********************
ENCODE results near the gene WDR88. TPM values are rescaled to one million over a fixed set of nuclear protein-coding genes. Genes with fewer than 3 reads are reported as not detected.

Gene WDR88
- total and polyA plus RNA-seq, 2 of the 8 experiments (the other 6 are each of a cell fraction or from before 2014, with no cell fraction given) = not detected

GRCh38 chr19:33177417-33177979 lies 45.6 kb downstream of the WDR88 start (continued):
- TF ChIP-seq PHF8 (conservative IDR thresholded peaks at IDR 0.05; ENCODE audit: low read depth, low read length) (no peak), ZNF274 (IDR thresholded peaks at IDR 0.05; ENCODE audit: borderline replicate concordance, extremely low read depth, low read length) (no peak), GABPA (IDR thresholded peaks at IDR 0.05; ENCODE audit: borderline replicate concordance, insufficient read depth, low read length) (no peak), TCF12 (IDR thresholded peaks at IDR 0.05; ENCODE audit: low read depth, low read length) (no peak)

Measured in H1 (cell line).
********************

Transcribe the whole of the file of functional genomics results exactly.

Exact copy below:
ENCODE results near the gene WDR88. TPM values are rescaled to one million over a fixed set of nuclear protein-coding genes. Genes with fewer than 3 reads are reported as not detected.

Gene WDR88
- total and polyA plus RNA-seq, 2 of the 8 experiments (the other 6 are each of a cell fraction or from before 2014, with no cell fraction given) = not detected

GRCh38 chr19:33177417-33177979 lies 45.6 kb downstream of the WDR88 start (continued):
- TF ChIP-seq PHF8 (conservative IDR thresholded peaks at IDR 0.05; ENCODE audit: low read depth, low read length) (no peak), ZNF274 (IDR thresholded peaks at IDR 0.05; ENCODE audit: borderline replicate concordance, extremely low read depth, low read length) (no peak), GABPA (IDR thresholded peaks at IDR 0.05; ENCODE audit: borderline replicate concordance, insufficient read depth, low read length) (no peak), TCF12 (IDR thresholded peaks at IDR 0.05; ENCODE audit: low read depth, low read length) (no peak)

Measured in H1 (cell line).